RT: Were you?

GA: No I wasn’t, no.

RT: You accepted it?

GA: I accepted it because of what I had… this is a huge taboo subject in Ireland.

RT: By talking about it, it becomes less taboo.

GA: One of the reasons why, why I wanted to publicise this, was because there are people out there who, are just absolutely destroyed, damaged, by abuse. Abuse of a child is, is the most heinous thing, you know, that, that could ever happen, a child’s life is stolen, a childhood is stolen, and, you know, there are lots of people who can’t have children, and I love children, and to think of, especially an iconic figure, you know, a father, a brother, some cases uncles, whatever, whatever happens to be the family, ah, circumstance.

RT: Gerry, do you, do you love your brother?

GA: I love all my brothers.

RT: Do you love Liam?

GA: I have to say I do, I don’t know what he is alleged to have done, and I do think he has to come to terms with it, and, I, I have talked to him and he has talked to me at, at great length as we tried to get Aine what Aine had wanted and..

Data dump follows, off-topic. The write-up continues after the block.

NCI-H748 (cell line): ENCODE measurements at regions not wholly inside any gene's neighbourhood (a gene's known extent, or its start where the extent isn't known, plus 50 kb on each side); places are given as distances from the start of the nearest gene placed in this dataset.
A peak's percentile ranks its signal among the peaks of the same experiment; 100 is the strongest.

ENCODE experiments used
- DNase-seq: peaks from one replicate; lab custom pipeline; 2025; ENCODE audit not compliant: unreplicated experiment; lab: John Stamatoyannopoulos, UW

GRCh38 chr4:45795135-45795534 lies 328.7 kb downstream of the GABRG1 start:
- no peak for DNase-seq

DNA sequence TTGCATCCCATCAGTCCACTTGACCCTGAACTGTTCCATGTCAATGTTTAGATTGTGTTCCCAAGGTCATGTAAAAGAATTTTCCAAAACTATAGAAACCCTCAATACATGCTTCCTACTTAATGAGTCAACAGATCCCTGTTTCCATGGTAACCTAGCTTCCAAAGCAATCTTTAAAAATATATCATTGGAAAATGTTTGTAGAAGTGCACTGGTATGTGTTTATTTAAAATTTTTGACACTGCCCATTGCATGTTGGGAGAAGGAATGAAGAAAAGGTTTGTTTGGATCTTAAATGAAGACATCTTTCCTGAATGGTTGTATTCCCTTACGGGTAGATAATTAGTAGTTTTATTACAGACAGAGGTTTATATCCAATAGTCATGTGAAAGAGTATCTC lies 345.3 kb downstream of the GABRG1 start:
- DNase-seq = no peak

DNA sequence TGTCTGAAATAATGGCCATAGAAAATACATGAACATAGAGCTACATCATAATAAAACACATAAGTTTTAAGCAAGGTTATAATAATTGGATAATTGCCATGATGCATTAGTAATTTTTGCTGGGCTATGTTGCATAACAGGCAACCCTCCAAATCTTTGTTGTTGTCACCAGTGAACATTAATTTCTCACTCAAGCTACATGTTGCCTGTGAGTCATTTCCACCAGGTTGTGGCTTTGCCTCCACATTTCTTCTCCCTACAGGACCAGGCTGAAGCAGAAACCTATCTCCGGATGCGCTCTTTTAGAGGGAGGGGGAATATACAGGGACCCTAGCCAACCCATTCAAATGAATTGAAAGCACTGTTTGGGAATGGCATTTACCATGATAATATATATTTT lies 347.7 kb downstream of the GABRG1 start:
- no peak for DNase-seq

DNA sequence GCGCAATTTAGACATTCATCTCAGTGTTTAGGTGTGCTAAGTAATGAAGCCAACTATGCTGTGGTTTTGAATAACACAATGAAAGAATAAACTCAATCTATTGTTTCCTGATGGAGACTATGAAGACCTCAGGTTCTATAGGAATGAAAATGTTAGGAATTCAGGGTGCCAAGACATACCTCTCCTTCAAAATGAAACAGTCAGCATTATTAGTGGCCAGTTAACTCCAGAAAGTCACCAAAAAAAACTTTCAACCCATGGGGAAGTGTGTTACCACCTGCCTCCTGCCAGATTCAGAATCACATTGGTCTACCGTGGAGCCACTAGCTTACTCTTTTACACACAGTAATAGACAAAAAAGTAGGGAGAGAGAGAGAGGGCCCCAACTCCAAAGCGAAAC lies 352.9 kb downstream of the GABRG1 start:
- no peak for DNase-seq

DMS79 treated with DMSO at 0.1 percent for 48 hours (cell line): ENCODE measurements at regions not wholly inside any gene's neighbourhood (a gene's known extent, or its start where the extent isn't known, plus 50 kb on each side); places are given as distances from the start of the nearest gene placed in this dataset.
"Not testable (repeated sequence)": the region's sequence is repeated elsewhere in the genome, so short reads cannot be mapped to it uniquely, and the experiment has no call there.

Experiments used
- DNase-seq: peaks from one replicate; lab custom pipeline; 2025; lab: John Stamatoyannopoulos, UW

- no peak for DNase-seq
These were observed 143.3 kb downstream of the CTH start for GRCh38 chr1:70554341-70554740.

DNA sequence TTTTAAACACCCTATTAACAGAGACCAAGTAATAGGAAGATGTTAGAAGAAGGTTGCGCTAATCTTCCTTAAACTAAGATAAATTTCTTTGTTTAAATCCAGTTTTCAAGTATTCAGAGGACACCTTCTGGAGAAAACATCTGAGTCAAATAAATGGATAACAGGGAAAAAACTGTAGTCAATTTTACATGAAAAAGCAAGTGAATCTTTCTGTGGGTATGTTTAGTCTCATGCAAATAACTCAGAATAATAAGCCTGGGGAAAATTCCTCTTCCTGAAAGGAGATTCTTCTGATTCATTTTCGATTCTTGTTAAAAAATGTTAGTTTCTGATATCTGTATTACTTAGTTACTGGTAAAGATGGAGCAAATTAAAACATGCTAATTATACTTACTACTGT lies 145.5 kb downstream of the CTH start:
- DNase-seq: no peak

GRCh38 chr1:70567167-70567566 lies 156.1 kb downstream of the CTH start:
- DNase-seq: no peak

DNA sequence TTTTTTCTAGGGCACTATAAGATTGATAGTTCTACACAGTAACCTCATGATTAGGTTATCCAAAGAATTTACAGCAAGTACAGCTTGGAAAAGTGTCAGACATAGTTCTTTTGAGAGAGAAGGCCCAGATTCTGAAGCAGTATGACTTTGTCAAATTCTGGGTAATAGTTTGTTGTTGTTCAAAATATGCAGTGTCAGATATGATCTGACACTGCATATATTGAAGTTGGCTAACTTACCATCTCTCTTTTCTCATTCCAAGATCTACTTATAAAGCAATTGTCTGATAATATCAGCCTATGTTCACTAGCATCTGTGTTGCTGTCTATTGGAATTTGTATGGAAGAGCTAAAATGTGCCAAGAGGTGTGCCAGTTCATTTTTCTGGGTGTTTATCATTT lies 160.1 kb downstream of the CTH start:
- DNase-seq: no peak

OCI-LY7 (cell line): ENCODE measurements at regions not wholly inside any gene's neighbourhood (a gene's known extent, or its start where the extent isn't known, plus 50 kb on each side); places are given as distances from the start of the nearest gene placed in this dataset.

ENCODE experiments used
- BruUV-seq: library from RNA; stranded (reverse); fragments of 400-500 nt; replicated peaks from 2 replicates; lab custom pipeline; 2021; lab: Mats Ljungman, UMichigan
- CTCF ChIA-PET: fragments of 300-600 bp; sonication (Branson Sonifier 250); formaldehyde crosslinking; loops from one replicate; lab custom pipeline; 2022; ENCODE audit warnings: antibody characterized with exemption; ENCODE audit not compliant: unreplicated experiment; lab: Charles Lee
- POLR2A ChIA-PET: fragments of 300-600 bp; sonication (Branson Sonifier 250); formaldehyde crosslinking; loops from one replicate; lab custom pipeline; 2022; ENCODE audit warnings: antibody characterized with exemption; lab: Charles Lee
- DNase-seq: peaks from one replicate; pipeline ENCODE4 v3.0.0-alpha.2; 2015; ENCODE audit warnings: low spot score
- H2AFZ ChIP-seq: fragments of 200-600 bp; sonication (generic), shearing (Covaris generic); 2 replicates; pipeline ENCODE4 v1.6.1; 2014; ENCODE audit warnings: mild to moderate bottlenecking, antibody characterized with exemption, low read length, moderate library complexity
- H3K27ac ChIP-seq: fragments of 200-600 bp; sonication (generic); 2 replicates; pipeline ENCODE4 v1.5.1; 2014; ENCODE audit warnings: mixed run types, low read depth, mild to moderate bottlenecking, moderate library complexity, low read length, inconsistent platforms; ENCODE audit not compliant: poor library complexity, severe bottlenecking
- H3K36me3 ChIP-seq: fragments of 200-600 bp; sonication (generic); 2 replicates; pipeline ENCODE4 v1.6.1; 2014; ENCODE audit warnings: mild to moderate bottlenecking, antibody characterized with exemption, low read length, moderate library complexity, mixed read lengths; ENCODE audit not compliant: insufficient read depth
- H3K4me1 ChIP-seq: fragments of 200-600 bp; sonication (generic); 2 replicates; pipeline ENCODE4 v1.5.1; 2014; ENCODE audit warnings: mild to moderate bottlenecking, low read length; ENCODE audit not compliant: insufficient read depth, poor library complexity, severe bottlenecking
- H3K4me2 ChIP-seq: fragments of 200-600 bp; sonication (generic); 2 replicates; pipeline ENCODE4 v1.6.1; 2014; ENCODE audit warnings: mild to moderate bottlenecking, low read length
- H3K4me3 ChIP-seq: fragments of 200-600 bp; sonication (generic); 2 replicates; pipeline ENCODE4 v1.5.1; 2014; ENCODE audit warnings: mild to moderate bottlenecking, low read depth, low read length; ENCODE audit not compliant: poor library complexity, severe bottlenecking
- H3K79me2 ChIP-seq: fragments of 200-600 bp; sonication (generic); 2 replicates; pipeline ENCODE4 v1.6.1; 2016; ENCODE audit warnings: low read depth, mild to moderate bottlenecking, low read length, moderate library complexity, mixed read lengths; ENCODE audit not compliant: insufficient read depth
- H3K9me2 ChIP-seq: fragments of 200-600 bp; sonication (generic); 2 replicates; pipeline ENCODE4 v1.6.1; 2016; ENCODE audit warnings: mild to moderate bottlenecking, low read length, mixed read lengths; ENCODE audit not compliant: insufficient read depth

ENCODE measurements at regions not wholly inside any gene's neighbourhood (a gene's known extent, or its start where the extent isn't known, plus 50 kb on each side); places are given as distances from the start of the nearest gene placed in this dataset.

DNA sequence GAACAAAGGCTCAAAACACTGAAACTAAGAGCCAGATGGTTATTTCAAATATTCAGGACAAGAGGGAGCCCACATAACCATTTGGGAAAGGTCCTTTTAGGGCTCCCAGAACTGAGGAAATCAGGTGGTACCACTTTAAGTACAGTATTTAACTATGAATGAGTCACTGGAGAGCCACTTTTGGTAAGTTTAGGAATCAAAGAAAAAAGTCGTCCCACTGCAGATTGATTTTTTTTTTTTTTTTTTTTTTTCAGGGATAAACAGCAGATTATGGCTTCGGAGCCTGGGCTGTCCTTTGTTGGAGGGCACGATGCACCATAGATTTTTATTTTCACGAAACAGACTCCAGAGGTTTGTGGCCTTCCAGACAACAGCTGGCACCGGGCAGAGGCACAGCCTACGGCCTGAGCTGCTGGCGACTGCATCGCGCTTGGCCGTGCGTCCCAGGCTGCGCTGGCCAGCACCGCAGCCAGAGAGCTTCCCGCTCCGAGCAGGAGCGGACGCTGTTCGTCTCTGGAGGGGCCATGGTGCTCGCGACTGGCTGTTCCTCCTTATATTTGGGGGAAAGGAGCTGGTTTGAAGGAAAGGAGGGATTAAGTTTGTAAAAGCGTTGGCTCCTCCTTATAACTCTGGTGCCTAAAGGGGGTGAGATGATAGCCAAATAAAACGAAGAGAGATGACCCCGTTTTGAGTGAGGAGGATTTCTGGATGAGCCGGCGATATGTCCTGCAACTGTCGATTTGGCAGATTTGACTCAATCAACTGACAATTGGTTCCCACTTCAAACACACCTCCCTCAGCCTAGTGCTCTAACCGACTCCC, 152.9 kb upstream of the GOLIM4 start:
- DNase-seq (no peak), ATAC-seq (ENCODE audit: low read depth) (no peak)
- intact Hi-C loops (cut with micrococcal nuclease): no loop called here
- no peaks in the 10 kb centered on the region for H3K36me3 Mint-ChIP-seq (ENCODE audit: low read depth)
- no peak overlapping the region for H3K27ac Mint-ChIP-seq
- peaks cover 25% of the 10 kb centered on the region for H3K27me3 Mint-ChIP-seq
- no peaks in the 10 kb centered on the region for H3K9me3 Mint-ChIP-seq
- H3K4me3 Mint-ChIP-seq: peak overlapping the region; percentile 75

RT: Why is Aine so angry at you, why is she, she seems very angry with you from what I gather, why do you think that is?

GA: Well, I think I just have to accept that. There are other..

RT: Did you let her down?

GA: Well, she certainly feels that I did.

RT: She said that when you wrote your autobiography, you wrote in your thank yous, I want to thank my brothers and sisters, especially, especially to Liam.

GA: Well I, I can understand Aine’s angst against me, because Aine is seeking, uh, justice, all I know is, that I did my best, sorry let me finish, in a very difficult, ah, circumstance, and, really, Aine will only get the satisfaction that she deserves and the justice that she deserves when this entire situation has gone through, ah, proper proceedings. The police let her down, the social services let her down, I’m, I’m her uncle. It, it is quite unusual that a member of the family of the alleged abuser would bring the alleged victim to social services, that’s, that’s quite an unusual phenomenon.